An ambitious debut, at once timely and timeless, that captures the complexity and joys of modern womanhood. This novel is gemlike - in its precision, its many facets, and its containing multitudes. Following in the footsteps of Virginia Woolf, Rona Jaffe, Maggie Shipstead, and Sheila Heti, Jana Casale writes with bold assurance about the female experience.
We first meet Leda in a coffee shop on an average afternoon, notable only for the fact that it’s the single occasion in her life when she will eat two scones in one day. And for the cute boy reading American Power and the New Mandarins. Leda hopes that by engaging him, their banter will lead to romance. Their fleeting, awkward exchange stalls before flirtation blooms. But Leda’s left with one imperative thought: She decides she wants to read Noam Chomsky. So she promptly buys a book and never - ever - reads it.
As the days, years, and decades of the rest of her life unfold, we see all of the things Leda does instead, from eating leftover spaghetti in her college apartment, to fumbling through the first days home with her newborn daughter, to attempting (and nearly failing) to garden in her old age. In a collage of these small moments, we see the work - both visible and invisible - of a woman trying to carve out a life of meaning. Over the course of her experiences, Leda comes to the universal revelation that the best laid plans are not always the path to utter fulfillment and contentment, and in reality there might be no such thing. Lively and disarmingly honest, The Girl Who Never Read Noam Chomsky is a remarkable literary feat - bracingly funny, sometimes heartbreaking, and truly feminist in its insistence that the story it tells is an essential one.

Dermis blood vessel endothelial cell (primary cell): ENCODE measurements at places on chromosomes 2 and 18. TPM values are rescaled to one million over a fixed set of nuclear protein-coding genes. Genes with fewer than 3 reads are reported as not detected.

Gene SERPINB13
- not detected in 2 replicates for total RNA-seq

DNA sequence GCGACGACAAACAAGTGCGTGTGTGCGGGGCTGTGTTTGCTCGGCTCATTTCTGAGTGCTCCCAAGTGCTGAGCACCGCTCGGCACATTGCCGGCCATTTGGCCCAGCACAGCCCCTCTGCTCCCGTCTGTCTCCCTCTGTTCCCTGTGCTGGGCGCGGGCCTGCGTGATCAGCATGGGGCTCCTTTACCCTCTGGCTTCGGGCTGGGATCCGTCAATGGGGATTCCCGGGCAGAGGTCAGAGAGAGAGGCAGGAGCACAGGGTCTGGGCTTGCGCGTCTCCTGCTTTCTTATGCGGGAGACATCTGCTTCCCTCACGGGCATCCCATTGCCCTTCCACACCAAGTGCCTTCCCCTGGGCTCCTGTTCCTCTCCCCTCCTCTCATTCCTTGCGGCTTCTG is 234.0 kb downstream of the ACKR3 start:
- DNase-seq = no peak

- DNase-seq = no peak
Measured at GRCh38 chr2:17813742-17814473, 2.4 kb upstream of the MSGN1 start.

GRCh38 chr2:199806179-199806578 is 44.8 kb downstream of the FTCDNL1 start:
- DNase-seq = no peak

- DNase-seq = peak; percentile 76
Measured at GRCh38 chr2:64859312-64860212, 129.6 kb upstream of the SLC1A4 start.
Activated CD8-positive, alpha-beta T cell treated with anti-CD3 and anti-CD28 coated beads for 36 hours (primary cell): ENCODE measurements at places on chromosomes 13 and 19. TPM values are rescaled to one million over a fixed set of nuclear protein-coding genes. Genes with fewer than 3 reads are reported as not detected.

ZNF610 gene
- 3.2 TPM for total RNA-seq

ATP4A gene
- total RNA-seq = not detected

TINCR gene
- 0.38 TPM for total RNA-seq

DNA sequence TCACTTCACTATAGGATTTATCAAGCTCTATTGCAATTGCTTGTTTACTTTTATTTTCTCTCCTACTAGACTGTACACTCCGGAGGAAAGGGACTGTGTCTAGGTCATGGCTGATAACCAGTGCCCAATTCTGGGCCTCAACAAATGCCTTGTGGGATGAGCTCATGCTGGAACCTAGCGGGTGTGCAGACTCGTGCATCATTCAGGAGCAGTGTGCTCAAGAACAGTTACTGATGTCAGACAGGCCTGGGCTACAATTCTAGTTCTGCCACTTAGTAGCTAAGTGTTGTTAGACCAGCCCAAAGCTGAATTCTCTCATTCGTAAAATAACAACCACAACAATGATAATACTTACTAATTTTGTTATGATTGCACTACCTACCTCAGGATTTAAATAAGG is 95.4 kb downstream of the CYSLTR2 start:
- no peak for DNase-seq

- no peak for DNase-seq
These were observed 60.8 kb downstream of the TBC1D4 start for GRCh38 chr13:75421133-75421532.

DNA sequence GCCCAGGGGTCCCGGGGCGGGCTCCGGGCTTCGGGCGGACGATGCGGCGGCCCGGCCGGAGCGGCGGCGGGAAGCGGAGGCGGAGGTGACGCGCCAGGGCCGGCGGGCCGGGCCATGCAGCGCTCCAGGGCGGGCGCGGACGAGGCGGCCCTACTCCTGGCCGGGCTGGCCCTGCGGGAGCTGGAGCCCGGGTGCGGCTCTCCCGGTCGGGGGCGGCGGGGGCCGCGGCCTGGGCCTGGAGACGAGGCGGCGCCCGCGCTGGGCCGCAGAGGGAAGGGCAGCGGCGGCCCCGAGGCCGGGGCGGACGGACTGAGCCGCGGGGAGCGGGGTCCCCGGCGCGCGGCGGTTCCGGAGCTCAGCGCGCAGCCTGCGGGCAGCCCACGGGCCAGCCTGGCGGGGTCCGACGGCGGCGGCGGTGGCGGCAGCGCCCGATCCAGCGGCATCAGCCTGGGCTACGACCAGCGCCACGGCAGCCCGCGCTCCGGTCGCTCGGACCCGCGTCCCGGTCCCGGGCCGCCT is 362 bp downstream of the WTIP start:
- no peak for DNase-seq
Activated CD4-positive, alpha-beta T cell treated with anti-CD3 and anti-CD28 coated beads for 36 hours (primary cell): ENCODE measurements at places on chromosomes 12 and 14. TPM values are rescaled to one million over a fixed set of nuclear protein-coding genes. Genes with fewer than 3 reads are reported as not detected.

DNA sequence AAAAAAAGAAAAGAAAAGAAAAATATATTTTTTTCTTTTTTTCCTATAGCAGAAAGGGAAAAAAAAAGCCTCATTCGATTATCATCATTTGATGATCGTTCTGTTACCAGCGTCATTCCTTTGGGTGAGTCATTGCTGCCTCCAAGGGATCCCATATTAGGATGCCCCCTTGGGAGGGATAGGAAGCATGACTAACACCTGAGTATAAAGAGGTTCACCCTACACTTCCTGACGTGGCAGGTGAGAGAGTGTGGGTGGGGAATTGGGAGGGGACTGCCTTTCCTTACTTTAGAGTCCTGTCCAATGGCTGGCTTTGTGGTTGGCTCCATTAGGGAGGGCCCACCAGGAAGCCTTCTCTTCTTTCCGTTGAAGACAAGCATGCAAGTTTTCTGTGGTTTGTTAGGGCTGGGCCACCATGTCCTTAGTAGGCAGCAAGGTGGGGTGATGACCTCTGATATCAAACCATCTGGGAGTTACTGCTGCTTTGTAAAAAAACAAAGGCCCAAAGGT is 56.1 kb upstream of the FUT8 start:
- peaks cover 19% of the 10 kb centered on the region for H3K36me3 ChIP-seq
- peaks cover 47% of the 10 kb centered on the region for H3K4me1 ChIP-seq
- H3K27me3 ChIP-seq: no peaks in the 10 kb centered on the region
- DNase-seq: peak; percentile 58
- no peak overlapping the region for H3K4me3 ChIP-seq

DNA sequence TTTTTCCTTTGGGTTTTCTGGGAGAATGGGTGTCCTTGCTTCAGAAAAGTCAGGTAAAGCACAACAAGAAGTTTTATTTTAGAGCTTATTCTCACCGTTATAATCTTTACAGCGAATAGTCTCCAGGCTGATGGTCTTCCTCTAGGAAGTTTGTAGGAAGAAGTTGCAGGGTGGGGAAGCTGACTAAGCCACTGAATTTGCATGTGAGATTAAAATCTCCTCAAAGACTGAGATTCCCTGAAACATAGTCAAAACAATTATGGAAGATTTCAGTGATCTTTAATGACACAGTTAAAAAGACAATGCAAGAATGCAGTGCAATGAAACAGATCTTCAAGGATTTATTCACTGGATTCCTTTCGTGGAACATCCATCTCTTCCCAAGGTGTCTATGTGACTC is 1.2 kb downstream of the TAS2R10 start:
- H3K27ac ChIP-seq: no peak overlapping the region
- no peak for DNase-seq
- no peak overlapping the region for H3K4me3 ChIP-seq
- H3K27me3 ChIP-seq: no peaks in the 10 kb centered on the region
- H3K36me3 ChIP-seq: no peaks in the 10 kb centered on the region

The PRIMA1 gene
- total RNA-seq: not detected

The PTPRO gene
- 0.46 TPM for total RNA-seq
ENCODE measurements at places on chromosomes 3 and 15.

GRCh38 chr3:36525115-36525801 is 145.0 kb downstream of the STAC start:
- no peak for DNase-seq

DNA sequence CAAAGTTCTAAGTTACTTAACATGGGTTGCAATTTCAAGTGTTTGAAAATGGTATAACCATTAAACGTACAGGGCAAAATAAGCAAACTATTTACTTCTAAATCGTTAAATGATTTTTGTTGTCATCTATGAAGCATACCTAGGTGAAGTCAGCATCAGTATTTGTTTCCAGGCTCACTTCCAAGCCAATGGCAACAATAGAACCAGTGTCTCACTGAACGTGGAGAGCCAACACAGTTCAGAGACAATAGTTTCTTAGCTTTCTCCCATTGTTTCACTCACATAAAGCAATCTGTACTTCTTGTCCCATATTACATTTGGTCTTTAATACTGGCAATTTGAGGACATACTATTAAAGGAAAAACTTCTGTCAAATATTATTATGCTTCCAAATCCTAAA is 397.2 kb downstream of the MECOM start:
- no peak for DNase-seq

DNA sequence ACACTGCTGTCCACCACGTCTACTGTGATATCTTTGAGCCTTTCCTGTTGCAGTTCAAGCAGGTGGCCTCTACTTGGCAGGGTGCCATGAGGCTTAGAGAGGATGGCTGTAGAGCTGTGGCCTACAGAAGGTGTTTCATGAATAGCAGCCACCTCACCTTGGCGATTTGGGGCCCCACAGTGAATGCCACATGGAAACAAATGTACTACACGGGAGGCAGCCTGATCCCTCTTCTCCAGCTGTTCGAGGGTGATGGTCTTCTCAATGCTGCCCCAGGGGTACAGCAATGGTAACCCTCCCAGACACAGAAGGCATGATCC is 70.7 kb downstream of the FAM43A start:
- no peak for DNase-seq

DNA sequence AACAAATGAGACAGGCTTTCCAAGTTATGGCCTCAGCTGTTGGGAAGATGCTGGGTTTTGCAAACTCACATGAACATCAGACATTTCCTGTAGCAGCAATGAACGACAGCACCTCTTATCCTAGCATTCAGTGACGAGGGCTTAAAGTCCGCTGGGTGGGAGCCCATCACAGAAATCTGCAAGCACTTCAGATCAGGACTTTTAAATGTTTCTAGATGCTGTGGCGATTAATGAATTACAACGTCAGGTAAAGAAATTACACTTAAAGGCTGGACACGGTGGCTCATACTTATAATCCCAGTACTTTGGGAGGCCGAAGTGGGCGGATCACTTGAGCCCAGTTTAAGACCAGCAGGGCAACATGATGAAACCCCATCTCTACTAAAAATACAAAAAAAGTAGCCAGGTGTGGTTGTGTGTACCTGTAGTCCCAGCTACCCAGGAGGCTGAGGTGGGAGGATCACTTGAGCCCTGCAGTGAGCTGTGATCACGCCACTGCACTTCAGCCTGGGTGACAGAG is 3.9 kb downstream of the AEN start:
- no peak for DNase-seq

"Elegant, sharply drawn...[A] clear-eyed examination of a woman's life [done] with abundant humor...Readers will be captivated." (Publishers Weekly)
"How do you account for a life? In Jana Casale's poignant debut, the answer has as much to do with the things her protagonist, Leda - college student, wife, writer, temporary Orca expert, mother - wanted to do and didn't, as what she actually lives. A funny, tender and touching illumination of the extraordinary beauty contained in a seemingly everyday life. I can't stop thinking about this book." (Julie Buntin, author of Marlena)
"As the perfect title suggests, the books we don't read can shape us just as much as the ones we do. However, unlike our titular heroine and her copy of Problems of Knowledge and Freedom, I guarantee you'll fly through this one. It's a rare gem of a debut - funny, heartbreaking, and genuinely profound." (Ed Park, author of Personal Days)